Streamline and Modernize the Cal Grant Program for Students
The Cal Grant program has not kept pace with the changing needs of students, while evolving into a complex patchwork of programs.
By José Medina
Member of the Assembly José Medina, a Riverside Democrat, represents California’s 61st Assembly District. He is chairman of the Assembly’s Higher Education Commission.
Member of the Assembly Kevin mccarty, a Democrat from Sacramento, represents the 7th Assembly District of California. He is chairman of the House sub-committee on education funding.
Connie Leyva, special for CalMatters
State Senator Connie leyva, a Democrat from Chino, represents California’s 20th Senate District. She is chair of the Senate Education Committee.
We could not imagine the difficulties of being a student in 2021. Today, students face many obstacles to pursue higher education including competitive acceptance rates, lack of jobs after graduation. graduation, delayed graduation, and disjointed resources for housing, basic needs and mental health. .
In addition to these difficulties, we must find how to pay for university studies, especially for those who are on low income but find themselves excluded from student assistance programs. Our students will determine the future of this state, and we must do more to support their academic success.
For over three years, we have worked with the California Student Aid Commission, educators and student groups to reform the Scholarship program – the financial aid system of our State. Not only has the program failed to keep pace with the changing needs of students, it has evolved into a complex patchwork of programs. There is an overwhelming consensus that we need to streamline and modernize Cal Grant – and we totally agree.
In addition to working on this effort through Assembly Bill 1456, we have actively championed and secured historic investments in the budget to achieve a debt-free college as chairs of our respective committees. The state budget has set two new goals: to raise the university pass rate to 70% and to increase the number of high school students filling out financial aid applications.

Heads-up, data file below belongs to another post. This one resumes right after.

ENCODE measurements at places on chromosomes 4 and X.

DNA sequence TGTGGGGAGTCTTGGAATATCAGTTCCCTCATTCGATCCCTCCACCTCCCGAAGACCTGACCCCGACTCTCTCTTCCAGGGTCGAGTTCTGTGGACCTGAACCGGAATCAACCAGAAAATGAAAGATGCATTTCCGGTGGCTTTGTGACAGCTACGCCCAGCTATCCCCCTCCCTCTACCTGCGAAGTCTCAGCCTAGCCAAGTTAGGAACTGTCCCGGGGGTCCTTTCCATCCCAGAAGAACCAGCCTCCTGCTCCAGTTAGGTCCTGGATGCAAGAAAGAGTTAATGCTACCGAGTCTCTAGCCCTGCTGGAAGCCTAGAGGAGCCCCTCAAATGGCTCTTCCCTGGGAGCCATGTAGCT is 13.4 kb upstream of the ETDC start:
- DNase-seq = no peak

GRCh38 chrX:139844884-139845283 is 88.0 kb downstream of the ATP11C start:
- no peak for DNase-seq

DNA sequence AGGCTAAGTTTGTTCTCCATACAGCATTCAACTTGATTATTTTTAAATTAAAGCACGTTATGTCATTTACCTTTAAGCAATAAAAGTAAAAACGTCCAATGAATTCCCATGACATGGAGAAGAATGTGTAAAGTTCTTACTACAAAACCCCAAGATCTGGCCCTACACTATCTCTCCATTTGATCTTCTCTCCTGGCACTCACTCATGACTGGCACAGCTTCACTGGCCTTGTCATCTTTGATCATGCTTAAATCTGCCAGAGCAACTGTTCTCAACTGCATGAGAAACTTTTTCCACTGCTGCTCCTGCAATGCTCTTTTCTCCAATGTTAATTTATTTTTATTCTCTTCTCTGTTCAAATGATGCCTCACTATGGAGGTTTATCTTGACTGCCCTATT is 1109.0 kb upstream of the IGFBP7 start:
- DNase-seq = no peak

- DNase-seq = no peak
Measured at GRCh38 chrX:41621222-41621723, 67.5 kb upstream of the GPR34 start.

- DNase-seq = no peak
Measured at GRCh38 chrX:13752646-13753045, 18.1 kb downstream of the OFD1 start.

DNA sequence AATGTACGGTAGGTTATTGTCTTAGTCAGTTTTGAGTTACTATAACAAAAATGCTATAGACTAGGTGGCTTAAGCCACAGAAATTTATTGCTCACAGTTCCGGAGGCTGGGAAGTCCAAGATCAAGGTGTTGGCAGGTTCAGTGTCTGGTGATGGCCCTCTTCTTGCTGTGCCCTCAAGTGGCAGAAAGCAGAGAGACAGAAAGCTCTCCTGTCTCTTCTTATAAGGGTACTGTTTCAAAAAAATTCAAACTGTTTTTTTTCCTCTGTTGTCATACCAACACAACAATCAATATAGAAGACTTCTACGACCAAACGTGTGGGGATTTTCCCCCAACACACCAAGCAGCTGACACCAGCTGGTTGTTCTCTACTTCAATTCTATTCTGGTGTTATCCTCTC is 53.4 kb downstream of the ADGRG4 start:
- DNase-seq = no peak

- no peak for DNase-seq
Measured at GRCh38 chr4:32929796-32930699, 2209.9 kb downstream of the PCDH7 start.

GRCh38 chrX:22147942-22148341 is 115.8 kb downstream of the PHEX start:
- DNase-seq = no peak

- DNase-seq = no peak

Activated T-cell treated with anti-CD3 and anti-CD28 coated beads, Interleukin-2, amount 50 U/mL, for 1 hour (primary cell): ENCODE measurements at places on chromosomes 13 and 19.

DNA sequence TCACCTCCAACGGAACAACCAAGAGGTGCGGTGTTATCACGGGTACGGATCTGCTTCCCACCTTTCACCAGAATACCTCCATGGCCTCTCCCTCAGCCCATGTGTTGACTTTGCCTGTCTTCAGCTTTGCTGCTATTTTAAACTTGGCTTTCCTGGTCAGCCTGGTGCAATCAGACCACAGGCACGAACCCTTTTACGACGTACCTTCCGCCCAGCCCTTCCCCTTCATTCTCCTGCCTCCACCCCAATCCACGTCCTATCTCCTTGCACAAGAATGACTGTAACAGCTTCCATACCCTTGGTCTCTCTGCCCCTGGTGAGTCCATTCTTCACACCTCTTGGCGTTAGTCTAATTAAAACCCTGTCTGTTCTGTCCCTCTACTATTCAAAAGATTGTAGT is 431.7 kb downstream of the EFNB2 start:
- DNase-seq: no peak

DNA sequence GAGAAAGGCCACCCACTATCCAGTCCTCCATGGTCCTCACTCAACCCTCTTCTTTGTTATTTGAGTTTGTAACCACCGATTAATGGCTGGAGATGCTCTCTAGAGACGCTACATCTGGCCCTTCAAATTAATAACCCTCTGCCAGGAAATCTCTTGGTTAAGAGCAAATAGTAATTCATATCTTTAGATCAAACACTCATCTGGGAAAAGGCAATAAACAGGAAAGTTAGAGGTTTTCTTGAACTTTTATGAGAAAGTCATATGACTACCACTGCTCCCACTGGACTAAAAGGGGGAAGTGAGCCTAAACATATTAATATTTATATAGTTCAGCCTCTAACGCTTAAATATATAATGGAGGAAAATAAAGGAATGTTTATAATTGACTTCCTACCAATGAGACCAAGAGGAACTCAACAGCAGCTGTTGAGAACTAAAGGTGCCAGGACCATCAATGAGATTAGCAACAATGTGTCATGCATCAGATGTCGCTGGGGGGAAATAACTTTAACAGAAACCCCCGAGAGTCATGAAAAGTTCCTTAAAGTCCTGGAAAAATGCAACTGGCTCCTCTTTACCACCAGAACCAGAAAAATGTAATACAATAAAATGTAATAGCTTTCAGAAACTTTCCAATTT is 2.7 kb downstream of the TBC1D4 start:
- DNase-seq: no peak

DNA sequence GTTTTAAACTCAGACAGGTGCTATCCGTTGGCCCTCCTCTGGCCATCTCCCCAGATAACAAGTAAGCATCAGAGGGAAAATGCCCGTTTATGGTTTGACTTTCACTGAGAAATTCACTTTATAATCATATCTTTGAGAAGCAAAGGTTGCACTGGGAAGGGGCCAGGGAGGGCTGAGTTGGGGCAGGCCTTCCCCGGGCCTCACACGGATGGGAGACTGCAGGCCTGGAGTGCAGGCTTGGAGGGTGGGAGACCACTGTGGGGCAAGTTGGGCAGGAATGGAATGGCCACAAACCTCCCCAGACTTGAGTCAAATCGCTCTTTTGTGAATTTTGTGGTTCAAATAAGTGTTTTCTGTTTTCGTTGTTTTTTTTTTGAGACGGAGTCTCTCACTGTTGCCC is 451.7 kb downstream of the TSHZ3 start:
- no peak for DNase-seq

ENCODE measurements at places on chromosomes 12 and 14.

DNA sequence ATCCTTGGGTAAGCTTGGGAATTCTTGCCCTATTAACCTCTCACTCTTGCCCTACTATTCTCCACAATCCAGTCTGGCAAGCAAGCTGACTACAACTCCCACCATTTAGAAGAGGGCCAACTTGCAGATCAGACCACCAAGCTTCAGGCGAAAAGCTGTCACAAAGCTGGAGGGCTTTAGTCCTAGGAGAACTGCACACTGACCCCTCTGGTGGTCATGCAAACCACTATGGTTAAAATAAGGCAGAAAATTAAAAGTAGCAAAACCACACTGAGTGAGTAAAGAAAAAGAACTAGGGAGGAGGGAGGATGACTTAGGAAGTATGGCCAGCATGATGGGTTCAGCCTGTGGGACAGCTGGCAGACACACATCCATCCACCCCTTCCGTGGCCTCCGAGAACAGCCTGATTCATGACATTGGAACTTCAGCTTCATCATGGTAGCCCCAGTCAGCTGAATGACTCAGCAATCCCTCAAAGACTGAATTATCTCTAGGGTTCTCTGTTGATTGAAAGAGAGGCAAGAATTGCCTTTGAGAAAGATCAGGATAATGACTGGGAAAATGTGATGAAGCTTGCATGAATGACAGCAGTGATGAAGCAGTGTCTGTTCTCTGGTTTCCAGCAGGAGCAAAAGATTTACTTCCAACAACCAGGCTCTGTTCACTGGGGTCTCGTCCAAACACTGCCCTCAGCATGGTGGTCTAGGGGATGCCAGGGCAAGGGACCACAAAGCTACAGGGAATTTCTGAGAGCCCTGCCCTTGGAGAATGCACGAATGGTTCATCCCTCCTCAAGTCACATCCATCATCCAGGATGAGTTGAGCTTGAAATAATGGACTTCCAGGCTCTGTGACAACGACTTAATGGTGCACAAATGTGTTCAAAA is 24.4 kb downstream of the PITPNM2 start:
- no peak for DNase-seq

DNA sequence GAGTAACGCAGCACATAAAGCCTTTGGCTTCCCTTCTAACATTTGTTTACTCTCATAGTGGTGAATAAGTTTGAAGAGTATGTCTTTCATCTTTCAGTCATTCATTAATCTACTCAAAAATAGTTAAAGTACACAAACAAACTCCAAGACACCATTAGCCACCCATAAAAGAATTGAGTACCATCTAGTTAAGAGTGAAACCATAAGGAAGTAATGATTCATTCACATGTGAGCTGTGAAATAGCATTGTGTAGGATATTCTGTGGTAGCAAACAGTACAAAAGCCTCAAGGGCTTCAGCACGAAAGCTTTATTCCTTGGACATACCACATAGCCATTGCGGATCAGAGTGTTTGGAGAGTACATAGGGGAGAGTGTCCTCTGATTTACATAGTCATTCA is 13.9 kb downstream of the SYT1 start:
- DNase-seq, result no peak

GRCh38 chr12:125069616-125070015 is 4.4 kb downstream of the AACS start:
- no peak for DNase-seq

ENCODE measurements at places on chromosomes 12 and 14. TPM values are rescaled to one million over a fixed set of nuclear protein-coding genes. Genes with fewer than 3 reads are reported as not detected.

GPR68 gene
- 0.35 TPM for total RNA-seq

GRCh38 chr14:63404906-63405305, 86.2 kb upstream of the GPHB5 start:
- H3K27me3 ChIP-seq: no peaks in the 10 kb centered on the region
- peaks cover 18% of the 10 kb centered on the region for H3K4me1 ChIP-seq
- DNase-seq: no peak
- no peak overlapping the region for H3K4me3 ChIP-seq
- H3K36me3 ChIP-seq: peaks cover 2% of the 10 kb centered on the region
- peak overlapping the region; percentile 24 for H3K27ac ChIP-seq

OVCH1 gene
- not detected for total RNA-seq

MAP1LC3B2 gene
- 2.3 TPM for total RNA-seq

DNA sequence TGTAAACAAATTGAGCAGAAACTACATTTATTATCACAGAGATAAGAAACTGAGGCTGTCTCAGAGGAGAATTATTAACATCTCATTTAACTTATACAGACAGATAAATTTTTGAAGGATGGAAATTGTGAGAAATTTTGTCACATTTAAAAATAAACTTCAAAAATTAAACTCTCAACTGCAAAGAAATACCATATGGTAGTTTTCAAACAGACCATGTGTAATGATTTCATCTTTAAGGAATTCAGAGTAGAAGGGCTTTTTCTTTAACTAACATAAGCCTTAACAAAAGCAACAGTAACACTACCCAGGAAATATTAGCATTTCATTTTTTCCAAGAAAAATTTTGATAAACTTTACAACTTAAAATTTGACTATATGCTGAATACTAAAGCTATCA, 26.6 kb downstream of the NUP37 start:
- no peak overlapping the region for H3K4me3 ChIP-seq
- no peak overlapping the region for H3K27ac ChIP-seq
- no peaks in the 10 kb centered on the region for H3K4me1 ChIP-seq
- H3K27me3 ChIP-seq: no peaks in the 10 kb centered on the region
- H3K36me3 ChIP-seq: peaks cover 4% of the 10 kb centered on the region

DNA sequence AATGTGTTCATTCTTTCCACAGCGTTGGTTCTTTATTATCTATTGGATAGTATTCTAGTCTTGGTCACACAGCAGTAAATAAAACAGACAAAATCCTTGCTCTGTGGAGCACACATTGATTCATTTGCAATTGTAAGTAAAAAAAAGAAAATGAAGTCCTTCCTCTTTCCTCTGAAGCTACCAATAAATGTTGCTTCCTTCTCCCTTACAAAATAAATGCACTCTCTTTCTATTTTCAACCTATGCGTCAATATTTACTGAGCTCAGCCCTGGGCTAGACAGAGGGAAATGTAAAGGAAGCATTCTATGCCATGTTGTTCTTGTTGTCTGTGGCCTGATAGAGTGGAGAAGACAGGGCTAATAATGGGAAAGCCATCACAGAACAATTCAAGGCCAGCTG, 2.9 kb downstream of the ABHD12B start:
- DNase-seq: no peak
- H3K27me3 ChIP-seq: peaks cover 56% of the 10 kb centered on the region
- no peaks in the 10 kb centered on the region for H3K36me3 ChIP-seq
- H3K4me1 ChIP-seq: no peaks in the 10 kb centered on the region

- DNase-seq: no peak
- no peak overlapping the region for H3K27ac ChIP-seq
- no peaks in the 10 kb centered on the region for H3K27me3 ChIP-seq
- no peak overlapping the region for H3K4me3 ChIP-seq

However, California cannot meet these goals without ensuring that our state financial aid resources, coordinated with federal and institutional programs, cover the full cost of education – tuition, as well as accommodation, food and books which constitute a growing share of university costs for students. students.
Several reforms must be adopted to make Cal Grant accessible and fair to all those who cannot afford to pay for college. By doing this, we can keep our promises to the students. These reforms must be approached through policies and cannot be resolved only through the budget process.
AB 1456 removes all man-made barriers to Cal Grant, such as age, time spent in high school, and GPA for college and university students. It simplifies the programs by creating two awards, respectively – Cal Grant 2 and Cal Grant 4. These awards will be aimed at community college and four-year college and university students. For community college students, this means an access scholarship to cover costs other than tuition. The state will cover tuition and student fees at four-year universities, encouraging institutions to use their aid to cover basic needs.
Finally, AB 1456 aligns state and federal policies; Including recognition, our Cal Grant program is complementary to the Federal Pell Grant. Last December, Congress adopted the Free application for federal student aid (FAFSA) Simplification Act, which changed the eligibility formula and eliminated several questions from the FAFSA that provide the information required by state law to determine eligibility for the Cal grant. California cannot ignore these changes.
We are convinced that the AB 1456 is the most logical solution. Since an additional 279,000 community college students and an additional 40,000 students attending four-year public universities would be eligible, it makes good sense for the Californian higher education segments and the Newsom administration to support this effort.
This year we must embrace Cal Grant’s reform and achieve a debt-free college. We cannot wait for another fiscal windfall. We cannot wait for the federal requirements to take effect. We cannot let more students struggle for basic needs, or choose between work and school. The state must do it now.
For the sake of California students, we urge Governor Gavin Newsom to sign AB 1456.